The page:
This year marks five years since Japanese artist and composer Isao Tomita died in 2016. To celebrate the influential career of Japan’s pioneer of synthesizer music, a selection of the best tracks from the albums he made on the Nippon Columbia/DENON label during the last five years of his life — entitled Rising Planet – Tomita’s Greatest Works of Space Music — will be made available for streaming on July 21.

Tomita began to work as a composer in a variety of fields while still a student in Keio University. His synthesizer music debut album Snowflakes Are Dancing: The Newest Sounds of Debussy from 1974 reached No. 1 on the Billboard Classical Albums chart dated Dec. 27, 1975; he owned a copy of that issue of Billboard magazine, gladly annotated with circles around that and another album of his at No. 15 that week, Moussorgsky: Pictures at an Exhibition. He became one of the first Japanese artists to be nominated for a Grammy Award with Snowflakes Are Dancing. The subsequent albums he released became unexpected successes around the world.

The groundbreaking composer died from chronic heart failure at the age of 84 on May 5, 2016. The premiere of Doctor Coppelius — the space ballet symphony that he’d been working on until an hour before his death — created a sensation after the memorial performance took place in Tokyo.

During the last five years of his life, Tomita devoted himself to the DENON: Isao Tomita Project, in an effort to completely remake his masterpieces from the 1970s in a form that he’d envisioned at the time but couldn’t realize, as well as add new creations to them. Rising Planet – Tomita’s Greatest Works of Space Music is a collection of 11 selected tracks from the seven albums he released as part of this major undertaking.

The main melody of “Rising of the Planet 9,” which was the last melody Tomita left behind, was first heard on the track “Itokawa and Hayabusa” in Planet Ultimate Edition, the first release of the DENON: Isao Tomita Project. This melody also appeared in important parts on subsequent albums, so it could be said to be the trademark phrase of the innovative musician’s late years. With this as a common theme, the new collection brings together the best of Tomita’s creativity, which he imprinted on the discs with an endlessly enterprising spirit during the last years of his life.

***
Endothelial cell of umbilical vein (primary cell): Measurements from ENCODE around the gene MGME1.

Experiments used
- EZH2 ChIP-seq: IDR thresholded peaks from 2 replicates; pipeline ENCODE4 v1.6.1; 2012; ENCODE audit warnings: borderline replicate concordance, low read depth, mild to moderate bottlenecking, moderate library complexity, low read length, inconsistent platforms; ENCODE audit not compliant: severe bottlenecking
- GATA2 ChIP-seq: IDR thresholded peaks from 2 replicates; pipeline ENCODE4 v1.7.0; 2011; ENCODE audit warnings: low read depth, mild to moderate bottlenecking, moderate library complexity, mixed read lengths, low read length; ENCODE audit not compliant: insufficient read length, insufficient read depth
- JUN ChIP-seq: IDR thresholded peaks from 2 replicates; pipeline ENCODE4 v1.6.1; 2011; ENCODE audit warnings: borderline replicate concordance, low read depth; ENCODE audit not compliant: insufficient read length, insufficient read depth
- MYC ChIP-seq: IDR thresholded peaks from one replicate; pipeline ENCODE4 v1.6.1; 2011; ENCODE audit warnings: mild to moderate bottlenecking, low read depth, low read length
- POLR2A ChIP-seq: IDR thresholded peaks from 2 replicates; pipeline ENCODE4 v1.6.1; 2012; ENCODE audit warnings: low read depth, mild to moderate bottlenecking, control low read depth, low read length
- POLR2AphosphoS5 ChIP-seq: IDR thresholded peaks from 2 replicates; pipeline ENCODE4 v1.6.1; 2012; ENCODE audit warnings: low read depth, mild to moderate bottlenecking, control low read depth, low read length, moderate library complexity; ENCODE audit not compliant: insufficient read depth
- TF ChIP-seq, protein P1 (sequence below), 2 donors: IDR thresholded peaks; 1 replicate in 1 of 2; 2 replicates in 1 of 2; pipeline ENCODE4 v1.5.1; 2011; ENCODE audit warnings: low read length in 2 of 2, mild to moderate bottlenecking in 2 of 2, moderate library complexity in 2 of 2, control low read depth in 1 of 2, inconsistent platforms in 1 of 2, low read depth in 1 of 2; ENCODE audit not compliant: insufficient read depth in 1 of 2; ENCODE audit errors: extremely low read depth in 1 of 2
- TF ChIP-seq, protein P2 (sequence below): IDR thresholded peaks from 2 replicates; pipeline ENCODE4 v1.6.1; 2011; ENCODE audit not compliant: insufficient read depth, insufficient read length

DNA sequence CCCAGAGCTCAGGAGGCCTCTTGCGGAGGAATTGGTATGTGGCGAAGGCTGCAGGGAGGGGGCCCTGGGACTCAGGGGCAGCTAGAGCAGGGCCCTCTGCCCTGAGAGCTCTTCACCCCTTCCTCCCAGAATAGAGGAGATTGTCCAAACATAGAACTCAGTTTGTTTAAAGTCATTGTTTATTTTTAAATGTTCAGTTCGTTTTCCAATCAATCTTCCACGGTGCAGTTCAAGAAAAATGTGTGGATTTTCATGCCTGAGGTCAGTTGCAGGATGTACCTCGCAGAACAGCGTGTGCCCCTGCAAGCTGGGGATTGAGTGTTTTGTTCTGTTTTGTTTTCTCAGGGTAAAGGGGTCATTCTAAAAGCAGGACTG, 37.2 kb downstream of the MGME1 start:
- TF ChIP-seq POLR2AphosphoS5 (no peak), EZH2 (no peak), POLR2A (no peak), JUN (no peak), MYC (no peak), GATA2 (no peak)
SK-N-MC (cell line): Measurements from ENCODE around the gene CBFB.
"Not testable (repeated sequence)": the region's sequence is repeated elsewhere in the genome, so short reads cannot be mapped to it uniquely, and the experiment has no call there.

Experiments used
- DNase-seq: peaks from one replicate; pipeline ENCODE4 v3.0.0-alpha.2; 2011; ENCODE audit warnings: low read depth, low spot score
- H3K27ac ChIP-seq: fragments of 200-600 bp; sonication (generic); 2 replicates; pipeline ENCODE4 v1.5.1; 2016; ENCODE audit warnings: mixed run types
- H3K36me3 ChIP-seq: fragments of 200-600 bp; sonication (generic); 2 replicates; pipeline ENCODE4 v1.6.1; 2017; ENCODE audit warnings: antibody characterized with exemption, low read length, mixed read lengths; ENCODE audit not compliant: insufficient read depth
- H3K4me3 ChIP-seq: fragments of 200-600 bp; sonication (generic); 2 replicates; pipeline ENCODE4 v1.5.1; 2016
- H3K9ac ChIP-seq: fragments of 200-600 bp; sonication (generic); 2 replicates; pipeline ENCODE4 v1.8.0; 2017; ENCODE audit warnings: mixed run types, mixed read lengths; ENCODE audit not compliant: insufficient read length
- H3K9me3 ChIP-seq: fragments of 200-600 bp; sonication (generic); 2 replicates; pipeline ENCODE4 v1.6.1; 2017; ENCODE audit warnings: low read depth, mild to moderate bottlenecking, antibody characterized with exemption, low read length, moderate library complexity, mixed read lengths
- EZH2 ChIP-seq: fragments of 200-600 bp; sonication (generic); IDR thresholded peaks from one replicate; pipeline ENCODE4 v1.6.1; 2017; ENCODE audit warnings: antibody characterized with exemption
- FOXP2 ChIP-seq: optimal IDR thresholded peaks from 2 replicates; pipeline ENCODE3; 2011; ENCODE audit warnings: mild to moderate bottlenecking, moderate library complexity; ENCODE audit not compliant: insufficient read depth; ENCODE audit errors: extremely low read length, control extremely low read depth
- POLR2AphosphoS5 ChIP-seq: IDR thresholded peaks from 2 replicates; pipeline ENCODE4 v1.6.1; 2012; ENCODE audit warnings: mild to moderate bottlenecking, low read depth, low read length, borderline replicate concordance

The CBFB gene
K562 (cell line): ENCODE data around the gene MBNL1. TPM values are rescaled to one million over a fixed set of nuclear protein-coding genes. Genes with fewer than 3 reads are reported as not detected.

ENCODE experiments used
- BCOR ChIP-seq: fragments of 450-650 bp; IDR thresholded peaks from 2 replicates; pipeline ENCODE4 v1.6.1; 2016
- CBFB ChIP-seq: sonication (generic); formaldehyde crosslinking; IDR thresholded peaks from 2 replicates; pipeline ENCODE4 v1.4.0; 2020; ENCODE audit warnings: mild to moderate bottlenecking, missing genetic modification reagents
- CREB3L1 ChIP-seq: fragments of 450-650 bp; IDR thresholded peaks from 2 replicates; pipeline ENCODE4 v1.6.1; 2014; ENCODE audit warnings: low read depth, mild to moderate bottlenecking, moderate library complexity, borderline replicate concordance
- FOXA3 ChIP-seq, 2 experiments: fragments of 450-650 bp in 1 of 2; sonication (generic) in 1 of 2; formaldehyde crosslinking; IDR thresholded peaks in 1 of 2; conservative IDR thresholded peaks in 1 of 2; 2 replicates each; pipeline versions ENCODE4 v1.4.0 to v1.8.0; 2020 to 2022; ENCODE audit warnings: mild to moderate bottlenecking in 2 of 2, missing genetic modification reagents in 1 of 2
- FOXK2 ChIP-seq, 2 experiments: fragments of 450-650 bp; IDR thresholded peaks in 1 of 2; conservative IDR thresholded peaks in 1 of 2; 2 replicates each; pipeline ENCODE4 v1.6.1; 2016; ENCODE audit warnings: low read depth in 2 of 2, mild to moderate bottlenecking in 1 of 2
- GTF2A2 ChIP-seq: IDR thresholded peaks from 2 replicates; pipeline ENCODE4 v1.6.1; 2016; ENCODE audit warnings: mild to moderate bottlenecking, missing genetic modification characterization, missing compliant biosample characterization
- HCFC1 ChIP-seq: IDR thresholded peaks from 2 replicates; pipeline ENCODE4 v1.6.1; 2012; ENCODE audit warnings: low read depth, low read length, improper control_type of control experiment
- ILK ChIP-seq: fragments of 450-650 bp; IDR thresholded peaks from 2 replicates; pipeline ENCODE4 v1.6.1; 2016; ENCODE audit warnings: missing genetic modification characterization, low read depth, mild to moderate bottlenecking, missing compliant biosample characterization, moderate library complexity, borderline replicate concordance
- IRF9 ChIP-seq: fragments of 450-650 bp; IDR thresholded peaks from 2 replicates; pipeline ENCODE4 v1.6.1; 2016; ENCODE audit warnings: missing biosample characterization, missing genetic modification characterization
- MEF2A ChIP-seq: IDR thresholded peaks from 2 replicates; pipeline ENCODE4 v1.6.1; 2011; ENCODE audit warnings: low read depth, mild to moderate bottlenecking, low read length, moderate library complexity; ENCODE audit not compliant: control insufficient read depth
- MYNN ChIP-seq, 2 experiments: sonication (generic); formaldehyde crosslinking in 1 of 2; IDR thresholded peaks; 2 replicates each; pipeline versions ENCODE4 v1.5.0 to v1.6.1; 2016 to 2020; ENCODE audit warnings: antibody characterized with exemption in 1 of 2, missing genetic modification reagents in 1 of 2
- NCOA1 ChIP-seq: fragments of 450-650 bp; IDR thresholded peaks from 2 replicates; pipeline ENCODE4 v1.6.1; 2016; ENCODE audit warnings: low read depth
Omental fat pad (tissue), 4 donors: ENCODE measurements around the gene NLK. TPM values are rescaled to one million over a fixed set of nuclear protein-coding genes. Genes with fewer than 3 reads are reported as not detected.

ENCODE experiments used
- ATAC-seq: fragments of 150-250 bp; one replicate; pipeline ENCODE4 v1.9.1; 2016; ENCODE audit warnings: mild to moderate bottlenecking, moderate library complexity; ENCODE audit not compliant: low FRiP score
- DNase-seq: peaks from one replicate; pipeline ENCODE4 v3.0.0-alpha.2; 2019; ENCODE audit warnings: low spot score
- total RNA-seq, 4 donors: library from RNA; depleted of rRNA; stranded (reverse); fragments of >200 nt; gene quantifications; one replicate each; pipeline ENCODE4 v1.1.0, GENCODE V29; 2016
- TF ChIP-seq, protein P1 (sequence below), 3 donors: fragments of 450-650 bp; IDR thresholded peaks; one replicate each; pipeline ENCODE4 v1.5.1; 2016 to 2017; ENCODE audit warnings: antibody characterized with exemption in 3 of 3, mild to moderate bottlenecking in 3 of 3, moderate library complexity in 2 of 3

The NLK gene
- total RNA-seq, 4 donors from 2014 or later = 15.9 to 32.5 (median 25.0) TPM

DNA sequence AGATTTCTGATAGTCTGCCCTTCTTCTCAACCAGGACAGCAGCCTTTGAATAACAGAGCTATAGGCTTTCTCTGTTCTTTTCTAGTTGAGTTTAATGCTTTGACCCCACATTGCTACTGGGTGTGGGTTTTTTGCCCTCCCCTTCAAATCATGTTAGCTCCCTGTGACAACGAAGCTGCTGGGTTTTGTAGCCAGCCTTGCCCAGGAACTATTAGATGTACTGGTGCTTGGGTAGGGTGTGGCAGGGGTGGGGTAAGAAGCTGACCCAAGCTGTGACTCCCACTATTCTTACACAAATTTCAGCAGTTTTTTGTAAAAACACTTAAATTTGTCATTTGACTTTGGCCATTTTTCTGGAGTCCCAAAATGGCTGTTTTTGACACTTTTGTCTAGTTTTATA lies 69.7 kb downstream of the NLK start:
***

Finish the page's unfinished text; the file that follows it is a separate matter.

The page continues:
Furthermore, on “Night on the Galactic Railroad” from Symphony Ihatov, and his posthumous work “Rising of the Planet 9” from Doctor Coppelius, the visionary artist collaborated with the virtual singer Hatsune Miku to realize his longtime dream of having a machine sing on his compositions.

Flying Lotus, who professes to be influenced by Tomita’s music, shared a comment celebrating the new release: “The sound of Tomita has been part of me for many years, I’ve used it in many different scenarios especially sleeping, the music of Tomita has shown me colorful visions and lucid dreams,” says the Grammy-nominated music producer, who reveals that it was one of his inspirations for his recent soundtrack for the acclaimed Netflix animated series Yasuke. “These classical compositions are redefined and reimagined with such amazing sonics that, to me, are some of the most interesting sounds I’ve ever heard. Tomita was ahead of his time and I’m so glad that there’s a new generation of listeners interested in his magic.”

Rising Planet – Tomita’s Greatest Works of Space Music will drop on major streaming platforms including Spotify and Apple Music on Wednesday, July 21.

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